As many of my readers know, my honey and I inherited many items from his mother Alice, who passed away last August. There are some items that he loves, some I love and luckily, most that we both love.
The smallest of these items is something I had never heard of before, a match safe. I had never really thought of a match safe before, except in the context of camping. And in today's outdoor world, most match safes are made of plastic or metal. They keep your matches dry.
But our heirloom match safe is a wondrous piece of folk art. It is made entirely of different kinds of wood. A small piece of paper inside reads: Box made by John T. Viley — mama's 3rd cousin. went west.
Apparently John T. Viley also scavenged some wood, as the accompanying list of woods states that the lines under the bust come from a "sliver from log of Mr. Lincoln's home."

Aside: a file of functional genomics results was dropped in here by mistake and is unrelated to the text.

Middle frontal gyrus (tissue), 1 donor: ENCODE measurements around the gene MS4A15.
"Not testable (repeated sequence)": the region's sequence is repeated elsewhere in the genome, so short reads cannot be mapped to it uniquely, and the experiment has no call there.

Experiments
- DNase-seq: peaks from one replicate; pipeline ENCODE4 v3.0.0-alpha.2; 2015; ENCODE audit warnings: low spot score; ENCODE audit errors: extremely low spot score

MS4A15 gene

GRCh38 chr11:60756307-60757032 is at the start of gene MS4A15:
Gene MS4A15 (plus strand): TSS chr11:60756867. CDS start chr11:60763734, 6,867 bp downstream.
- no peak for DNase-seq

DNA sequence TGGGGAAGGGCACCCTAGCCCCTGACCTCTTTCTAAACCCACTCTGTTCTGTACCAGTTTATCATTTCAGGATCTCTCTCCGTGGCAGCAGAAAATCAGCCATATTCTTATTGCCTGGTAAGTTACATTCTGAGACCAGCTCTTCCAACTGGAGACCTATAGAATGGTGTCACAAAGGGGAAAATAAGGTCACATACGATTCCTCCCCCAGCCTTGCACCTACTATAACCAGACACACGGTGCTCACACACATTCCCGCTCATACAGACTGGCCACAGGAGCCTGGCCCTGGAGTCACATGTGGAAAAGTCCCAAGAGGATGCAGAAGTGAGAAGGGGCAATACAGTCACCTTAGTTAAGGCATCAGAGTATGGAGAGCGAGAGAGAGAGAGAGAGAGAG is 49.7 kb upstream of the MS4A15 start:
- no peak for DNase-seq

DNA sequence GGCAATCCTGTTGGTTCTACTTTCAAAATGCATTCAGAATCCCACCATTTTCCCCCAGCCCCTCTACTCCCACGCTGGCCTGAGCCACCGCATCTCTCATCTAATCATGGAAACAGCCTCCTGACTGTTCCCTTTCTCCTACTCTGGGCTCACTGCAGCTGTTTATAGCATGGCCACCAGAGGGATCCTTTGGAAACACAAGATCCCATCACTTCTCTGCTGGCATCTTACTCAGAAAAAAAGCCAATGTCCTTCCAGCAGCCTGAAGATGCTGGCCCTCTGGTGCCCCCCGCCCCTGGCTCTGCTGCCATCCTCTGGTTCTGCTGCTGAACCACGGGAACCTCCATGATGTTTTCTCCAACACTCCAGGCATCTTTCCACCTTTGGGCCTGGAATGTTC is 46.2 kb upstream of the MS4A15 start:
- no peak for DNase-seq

There have been comments from the family that it is interesting that John T. Viley chose Lincoln as a subject. The family had land in Virginia, and there are stories about hiding valuables and sitting on the front porch when the Union soldiers rode by.
The other side has an East Indian face made of juniper, agua rita, maple, and cedar of Lebanon, among other woods.
It really is quite an amazing work of art. If the Antiques Roadshow ever comes by, I'd be tempted to take it in.
Another small note inside the box reads "Given to Romulus Payne (1859-1924) by his first cousin John T. Viley who made it."
There is even some art on the top of the box. The boy's face is made of wahoo, his hat camphor, and his tie navajo. The collar is supposedly made from "ash flooring from Henry Clay's house."
I think John T. Viley was very proud of his work and rightfully so. The final note reads: "Made on Staked Plains Texas 1894. Not an inkstain or pencil mark about it. All natural colored woods."
We are honored to have it in our home.